On September 12, 2023, Inland Empire United and individual Riverside County residents represented by Altshuler Berzon LLP reached a settlement agreement with Riverside County to dramatically expand access to political participation in Riverside County for historically underrepresented communities. The settlement in Inland Empire United, et al. v. Riverside County, et al., No. CVRI2202423 (Riverside Superior Court), guarantees county funding of $1.75 per voter in low turnout areas for voter education and outreach efforts in contested elections through 2030 (substantially more than the County has funded in previous elections), as well as Spanish language translation of Board of Supervisors and Registrar of Voters documents and live Spanish interpretation of meetings and hearings through 2030. The settlement will also ensure that the County provides Spanish language ballots and election materials through 2030, and will require that any redistricting of the supervisorial map that occurs in the County through 2030 will be done by an independent redistricting commission, rather than by the Board of Supervisors themselves.


The settlement resolves litigation filed by Inland Empire United and the individual petitioners in 2022 challenging the supervisorial map adopted in 2021 as unlawful under California’s FAIR MAPS Act. Petitioners argued that the map diluted the ability of members of the underrepresented Latino community to equally and fully participate in the political process. The settlement provides relief targeted to expand those opportunities.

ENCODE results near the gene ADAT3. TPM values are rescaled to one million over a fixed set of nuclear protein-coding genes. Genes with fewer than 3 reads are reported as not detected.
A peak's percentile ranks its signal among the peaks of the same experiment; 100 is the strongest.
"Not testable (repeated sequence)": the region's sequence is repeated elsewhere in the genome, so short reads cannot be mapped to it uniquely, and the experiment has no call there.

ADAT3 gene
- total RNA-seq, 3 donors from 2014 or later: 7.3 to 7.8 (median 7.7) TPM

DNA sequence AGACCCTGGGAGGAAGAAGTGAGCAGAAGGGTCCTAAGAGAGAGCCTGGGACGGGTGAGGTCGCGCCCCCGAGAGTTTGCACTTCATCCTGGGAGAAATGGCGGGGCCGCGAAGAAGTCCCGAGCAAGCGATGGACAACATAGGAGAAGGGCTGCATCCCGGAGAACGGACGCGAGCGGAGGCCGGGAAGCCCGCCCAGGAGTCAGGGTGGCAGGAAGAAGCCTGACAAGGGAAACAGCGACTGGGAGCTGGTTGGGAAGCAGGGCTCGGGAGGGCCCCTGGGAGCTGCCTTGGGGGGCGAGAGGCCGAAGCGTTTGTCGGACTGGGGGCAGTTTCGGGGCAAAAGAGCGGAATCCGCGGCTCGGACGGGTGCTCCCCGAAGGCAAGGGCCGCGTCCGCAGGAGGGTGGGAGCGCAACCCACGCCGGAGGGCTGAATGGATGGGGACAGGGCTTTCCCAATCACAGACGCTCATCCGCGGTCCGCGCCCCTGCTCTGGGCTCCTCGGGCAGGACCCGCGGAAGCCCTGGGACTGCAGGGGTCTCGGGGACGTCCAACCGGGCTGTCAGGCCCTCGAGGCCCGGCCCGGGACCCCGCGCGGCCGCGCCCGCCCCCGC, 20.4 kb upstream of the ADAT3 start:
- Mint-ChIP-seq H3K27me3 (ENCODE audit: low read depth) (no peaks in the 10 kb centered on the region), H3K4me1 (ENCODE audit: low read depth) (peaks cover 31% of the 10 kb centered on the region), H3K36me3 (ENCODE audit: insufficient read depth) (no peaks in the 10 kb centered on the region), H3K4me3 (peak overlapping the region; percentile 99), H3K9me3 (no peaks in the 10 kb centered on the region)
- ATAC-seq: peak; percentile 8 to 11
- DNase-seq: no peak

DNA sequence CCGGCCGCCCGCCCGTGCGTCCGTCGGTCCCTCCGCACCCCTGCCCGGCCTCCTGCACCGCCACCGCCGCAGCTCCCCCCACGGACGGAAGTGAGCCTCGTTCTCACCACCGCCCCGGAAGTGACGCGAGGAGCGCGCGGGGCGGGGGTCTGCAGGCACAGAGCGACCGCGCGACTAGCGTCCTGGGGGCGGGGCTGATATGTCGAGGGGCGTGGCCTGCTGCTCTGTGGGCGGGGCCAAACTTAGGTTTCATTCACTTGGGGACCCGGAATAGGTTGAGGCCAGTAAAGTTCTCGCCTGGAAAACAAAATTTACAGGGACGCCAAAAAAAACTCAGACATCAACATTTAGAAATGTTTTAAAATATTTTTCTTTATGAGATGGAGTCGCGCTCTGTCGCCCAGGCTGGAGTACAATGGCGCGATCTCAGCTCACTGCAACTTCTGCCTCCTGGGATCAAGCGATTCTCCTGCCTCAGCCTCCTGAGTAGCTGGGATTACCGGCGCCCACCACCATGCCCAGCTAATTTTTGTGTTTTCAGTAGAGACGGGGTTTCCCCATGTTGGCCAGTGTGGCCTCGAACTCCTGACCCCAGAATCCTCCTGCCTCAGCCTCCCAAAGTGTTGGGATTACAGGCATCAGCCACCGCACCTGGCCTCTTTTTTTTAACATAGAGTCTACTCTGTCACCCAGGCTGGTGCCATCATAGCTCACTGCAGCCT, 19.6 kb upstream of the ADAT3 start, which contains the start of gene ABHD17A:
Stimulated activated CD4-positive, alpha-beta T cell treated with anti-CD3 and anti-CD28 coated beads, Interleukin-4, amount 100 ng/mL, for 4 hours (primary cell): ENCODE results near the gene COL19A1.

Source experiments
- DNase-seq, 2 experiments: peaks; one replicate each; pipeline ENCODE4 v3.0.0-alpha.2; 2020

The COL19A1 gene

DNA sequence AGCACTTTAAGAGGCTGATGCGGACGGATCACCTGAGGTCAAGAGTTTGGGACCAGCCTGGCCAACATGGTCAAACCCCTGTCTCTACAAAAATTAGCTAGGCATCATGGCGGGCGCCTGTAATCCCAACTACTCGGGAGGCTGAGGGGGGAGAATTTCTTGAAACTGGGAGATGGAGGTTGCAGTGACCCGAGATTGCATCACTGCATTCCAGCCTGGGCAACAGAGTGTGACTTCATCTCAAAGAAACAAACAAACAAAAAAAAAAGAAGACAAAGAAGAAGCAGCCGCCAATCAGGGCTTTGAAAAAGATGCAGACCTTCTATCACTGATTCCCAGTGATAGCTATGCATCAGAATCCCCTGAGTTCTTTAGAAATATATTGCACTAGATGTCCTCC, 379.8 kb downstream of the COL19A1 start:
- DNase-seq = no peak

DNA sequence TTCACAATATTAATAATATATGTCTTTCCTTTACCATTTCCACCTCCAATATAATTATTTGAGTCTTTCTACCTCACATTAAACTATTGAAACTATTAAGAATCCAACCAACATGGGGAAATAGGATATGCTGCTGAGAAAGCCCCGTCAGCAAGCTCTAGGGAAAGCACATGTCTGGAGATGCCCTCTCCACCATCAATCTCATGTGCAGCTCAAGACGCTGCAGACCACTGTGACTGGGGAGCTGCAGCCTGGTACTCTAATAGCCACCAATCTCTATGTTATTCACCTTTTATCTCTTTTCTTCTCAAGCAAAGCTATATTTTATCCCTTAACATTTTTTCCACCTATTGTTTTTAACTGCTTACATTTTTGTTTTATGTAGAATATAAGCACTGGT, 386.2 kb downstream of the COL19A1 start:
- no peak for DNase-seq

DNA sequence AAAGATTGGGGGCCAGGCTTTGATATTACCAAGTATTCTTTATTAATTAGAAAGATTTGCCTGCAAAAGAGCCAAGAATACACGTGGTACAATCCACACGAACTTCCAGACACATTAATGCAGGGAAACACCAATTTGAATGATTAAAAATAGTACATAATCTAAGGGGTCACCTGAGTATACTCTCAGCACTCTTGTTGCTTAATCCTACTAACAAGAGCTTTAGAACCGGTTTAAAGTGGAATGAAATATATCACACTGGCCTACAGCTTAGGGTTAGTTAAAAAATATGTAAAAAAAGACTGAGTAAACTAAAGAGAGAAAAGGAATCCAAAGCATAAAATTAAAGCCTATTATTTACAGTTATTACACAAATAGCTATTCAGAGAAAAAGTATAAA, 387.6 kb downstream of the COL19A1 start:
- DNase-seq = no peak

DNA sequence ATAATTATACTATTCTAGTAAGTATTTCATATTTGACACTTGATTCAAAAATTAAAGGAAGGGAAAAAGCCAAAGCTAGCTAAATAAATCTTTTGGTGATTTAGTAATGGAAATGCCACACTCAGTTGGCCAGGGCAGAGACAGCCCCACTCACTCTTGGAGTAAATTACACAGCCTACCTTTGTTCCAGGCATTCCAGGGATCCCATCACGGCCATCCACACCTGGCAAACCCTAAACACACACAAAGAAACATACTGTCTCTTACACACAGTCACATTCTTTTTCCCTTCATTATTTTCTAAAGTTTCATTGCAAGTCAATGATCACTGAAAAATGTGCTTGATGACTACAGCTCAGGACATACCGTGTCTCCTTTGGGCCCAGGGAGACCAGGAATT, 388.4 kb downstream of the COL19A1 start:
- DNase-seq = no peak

Altshuler Berzon LLP represents Inland Empire United and four individual petitioners in the case. The ACLU Foundation of Southern California and Sheppard Mullin Richter & Hampton LLP represent two other individual petitioners. For a prior post about this litigation, see here.


The final settlement agreement is here.

Altshuler Berzon LLP files class action lawsuit against Caltech and Simplilearn alleging that they misled students about their Caltech Cybersecurity Bootcamp.

On July 20, 2023, Altshuler Berzon LLP, together with the National Student Legal Defense Network (Student Defense), filed a class action lawsuit in San Francisco Superior Court alleging that the California Institute of Technology (Caltech) and Simplilearn Americas, Inc. (Simpilearn) misled students into enrolling in the Caltech Cybsersecurity Bootcamp.  The lawsuit alleges that Caltech and its for-profit-partner Simplilearn represent to prospective students that the Bootcamp is a Caltech program when, in fact, Simplilearn runs the Bootcamp, which is a Caltech program in name only.

The lawsuit alleges violations of California’s Consumer Legal Remedies Act, False Advertising Law, Unfair Competition Law, and the common law prohibition of unjust enrichment.  Plaintiff was a student in the Caltech Cybsersecurity Bootcamp and, on behalf of herself and all others similarly situated, seeks damages, restitution, and injunctive relief to prevent Caltech and Simplilearn from continuing to deceive students, and to make former and current students whole.

The complaint can be found here, and further information about the case is available here.